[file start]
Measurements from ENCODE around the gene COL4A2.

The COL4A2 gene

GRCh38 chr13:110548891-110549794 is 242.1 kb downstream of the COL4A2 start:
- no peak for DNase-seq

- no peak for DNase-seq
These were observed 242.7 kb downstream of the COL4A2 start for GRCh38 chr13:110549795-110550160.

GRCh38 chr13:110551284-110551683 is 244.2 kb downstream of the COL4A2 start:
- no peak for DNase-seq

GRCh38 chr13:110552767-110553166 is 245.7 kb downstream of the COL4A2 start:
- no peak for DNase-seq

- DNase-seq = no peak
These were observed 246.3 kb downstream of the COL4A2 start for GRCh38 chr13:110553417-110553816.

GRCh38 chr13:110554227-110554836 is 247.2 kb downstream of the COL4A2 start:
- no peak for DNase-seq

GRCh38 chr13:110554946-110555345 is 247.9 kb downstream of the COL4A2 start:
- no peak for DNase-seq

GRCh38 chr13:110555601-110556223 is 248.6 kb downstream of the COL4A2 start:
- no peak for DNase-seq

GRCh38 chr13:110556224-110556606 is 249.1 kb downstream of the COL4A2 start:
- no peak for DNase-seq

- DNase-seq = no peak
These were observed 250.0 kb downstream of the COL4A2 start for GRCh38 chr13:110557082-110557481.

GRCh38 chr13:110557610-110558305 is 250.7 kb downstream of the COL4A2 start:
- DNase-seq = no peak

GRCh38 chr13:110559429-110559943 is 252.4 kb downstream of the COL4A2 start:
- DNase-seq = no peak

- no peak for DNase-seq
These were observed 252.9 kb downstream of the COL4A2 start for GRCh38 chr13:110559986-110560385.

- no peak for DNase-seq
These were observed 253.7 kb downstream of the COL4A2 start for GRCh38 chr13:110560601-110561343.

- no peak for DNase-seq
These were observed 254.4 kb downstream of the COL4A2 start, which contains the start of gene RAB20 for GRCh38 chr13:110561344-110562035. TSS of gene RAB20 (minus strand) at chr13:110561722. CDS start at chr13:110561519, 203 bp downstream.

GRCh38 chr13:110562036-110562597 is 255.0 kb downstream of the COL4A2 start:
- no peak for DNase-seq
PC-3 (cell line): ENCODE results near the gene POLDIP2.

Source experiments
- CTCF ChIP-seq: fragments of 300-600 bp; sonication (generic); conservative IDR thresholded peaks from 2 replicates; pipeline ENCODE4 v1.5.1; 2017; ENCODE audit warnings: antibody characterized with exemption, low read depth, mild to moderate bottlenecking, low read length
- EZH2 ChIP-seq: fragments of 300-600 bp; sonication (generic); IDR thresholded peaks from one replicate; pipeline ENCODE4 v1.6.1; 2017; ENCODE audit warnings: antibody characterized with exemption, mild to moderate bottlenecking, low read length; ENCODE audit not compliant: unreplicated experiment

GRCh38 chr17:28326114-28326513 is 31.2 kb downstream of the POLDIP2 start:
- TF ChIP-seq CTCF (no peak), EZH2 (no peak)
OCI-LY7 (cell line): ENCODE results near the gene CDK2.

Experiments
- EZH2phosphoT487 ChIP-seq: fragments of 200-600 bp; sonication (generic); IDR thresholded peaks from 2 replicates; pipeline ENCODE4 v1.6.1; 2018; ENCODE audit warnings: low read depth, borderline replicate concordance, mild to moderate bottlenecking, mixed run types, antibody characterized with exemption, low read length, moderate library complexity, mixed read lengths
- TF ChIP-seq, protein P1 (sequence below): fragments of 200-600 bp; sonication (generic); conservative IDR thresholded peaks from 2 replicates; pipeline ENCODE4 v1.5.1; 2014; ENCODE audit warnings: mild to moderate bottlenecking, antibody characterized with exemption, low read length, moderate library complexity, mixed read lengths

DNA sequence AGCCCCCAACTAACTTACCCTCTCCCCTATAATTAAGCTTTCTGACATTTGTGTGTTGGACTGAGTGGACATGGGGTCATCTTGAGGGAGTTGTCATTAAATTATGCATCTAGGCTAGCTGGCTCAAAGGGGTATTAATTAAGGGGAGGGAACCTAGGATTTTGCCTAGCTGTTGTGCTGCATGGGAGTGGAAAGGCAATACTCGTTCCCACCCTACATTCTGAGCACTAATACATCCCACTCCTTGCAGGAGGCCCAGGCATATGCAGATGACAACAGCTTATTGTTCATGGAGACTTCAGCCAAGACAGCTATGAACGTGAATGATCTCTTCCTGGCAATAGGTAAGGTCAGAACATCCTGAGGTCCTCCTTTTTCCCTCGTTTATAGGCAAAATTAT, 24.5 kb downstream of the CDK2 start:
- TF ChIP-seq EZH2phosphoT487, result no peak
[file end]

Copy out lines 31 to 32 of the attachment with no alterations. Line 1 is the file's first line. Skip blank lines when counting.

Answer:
- no peak for DNase-seq
These were observed 254.4 kb downstream of the COL4A2 start, which contains the start of gene RAB20 for GRCh38 chr13:110561344-110562035. TSS of gene RAB20 (minus strand) at chr13:110561722. CDS start at chr13:110561519, 203 bp downstream.